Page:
The Department of Reproduction Management investigates reproductive strategies and human-induced reproductive disorders in free-living and captive non-domestic animals. By intensive use of imaging techniques and further development of assisted reproduction technologies and stem cell-associated techniques, we develop new species conservation strategies. Our research activities also include ethical and animal welfare aspects. Our department is responsible for the observance of "good veterinary practice" in all animal experiments at the Leibniz-IZW. Furthermore, we offer research-associated veterinary support for zoos, wildlife rescue and rehabilitation centres. >> More information

BioRescue – Advanced reproductive technologies for saving critically endangered mammals like the northern white rhinoceros

Only two Northern white rhinos are left in the world, both are females. Can we still save these animals from extinction? Together with international partners from science and conservation the BioRescue consortium aims at making the seemingly impossible a reality by developing advanced methods of assisted reproduction (aART) and stem cell associated techniques (SCAT).

The naked mole rat – An alternative model species for biomedical ageing research

Naked mole rats (Heterocephalus glaber) are hardly mentioned in the list of the most beautiful animals. Nevertheless, they have an extraordinary reproductive system, are resistant to cancer and oxygen deprivation and (healthyly) grow astonishingly old, considering their small body size. What mechanisms underly these enviable skills?

Strengthening scientific approaches in wildlife welfare

With its expertise in animal welfare, the Leibniz-IZW contributes to an appropriate management of animals in human care and significantly improves science-based approaches and methods for it.

Translational research for developing assisted reproduction technologies for endangered mammals

The EUROVA consortium aims at developing new techniques and methods for in vitro maturation (IVM) of oocytes, in vitro fertilization (IVF) and in vitro culture (IVC) of embryos. These may be used to advance new conservation tools for highly endangered mammals, such as the endangered rhinoceros family.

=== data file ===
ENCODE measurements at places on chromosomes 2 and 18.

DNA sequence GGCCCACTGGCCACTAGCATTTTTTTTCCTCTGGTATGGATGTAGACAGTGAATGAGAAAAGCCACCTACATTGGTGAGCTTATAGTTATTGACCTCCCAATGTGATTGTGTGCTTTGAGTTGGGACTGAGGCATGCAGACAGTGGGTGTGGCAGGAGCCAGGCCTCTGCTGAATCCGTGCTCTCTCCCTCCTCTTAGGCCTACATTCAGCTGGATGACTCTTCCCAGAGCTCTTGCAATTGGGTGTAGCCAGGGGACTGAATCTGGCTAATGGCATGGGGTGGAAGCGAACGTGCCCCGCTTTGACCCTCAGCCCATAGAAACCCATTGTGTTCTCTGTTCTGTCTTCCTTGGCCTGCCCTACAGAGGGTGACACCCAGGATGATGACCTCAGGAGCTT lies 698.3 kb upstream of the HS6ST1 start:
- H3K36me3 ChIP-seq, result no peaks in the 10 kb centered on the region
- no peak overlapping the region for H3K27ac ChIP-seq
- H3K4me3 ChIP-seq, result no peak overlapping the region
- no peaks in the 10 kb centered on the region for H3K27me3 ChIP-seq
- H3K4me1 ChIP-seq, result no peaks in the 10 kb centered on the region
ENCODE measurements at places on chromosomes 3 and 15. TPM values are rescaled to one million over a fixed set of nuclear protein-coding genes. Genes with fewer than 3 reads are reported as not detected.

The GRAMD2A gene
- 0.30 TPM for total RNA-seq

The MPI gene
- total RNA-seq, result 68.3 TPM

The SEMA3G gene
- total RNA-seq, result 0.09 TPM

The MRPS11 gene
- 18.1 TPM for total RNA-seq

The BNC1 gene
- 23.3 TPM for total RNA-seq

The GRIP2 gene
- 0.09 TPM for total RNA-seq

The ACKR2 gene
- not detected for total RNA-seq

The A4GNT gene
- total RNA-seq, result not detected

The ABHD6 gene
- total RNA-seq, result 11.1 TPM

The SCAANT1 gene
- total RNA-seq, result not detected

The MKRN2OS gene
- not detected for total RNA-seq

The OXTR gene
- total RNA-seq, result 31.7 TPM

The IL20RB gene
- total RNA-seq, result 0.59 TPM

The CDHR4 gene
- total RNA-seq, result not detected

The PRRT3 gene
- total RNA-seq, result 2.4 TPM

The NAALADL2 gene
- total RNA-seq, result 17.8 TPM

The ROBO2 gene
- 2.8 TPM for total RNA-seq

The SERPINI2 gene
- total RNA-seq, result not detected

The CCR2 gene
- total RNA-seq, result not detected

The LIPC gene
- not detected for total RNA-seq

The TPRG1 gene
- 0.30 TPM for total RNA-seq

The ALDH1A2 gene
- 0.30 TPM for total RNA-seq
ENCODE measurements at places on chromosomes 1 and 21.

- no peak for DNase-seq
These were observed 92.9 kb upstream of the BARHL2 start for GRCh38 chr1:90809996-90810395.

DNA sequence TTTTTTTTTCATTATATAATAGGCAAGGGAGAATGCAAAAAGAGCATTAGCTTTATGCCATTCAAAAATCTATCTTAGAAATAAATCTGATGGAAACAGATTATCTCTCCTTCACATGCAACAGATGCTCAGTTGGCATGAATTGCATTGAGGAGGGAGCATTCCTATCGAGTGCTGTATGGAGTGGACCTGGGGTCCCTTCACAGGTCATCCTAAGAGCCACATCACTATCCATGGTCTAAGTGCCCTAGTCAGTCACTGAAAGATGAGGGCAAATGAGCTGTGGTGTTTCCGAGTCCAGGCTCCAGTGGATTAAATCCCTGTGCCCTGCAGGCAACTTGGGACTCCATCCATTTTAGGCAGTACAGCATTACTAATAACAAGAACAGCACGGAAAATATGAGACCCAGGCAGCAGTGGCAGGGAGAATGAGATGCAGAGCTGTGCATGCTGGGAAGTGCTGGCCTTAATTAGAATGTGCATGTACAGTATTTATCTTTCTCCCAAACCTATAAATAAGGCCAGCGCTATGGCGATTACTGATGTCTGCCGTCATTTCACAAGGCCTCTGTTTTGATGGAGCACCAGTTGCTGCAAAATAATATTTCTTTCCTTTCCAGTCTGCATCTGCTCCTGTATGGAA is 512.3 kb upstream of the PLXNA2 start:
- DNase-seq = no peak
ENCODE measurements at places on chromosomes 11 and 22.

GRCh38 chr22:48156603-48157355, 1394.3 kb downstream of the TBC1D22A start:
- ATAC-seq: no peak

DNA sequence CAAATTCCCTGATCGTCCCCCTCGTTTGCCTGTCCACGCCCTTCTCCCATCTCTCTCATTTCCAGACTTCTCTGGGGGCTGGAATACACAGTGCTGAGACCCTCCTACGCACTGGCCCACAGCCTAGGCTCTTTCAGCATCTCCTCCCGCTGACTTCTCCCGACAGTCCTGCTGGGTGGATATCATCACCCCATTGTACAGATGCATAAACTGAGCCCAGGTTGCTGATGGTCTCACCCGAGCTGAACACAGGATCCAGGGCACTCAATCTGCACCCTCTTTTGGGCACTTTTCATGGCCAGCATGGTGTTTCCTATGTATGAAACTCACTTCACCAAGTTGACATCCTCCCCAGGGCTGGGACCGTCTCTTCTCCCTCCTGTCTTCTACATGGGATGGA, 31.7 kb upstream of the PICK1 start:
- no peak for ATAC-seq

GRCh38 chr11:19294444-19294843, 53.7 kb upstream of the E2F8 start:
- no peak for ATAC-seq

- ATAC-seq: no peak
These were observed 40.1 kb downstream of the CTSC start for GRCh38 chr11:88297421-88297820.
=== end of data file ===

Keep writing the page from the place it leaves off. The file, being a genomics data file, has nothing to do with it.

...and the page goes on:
Captive breeding in giant pandas – Bridging between innovative ART and reproductive biology

We aim to elucidate the secrets of giant panda reproductive biology - particularly the regulation of diapause - employing assisted reproduction techniques (ART) and subsequent in vitro modelling. The acquired knowledge will help to develop embryo transfer protocols in pseudo pregnant females.

Frozen Dumbo – Establishment of the first large scale semen cryobank for wild African elephants and other endangered species

This project advances techniques for artificial insemination and sperm cryopreservation of both African and Asian elephants. With these methods at hand, population managers can enrich captive or isolated wild elephant populations without removing valuable individuals from their natural habitat.

Towards the next level of biobanking

While biodiversity is decreasing at an alarming rate, cryobanks contribute to preserving the ‘library of life‘. Our large-scale bio-cryobank, including not only tissues, but also gametes, fibroblasts, induced pluripotent stem cells, embryonal stem cells and embryos, is planned to be upgraded to an automated, fully digitized system.

Computed tomography in wildlife medicine and research for conservation

Computed tomography at the Leibniz-IZW - an unusual insight into wild animals and fossils: using state of the art imaging, from classic representation of morphology to the visualization of dynamic processes, we answer clinical as well as scientific questions regarding animal welfare, veterinary clinical diagnostics, and basic research.

Projects lead in the Department of Ecological Dynamics

Department of Ecological Dynamics

Understanding ecological dynamics in space and time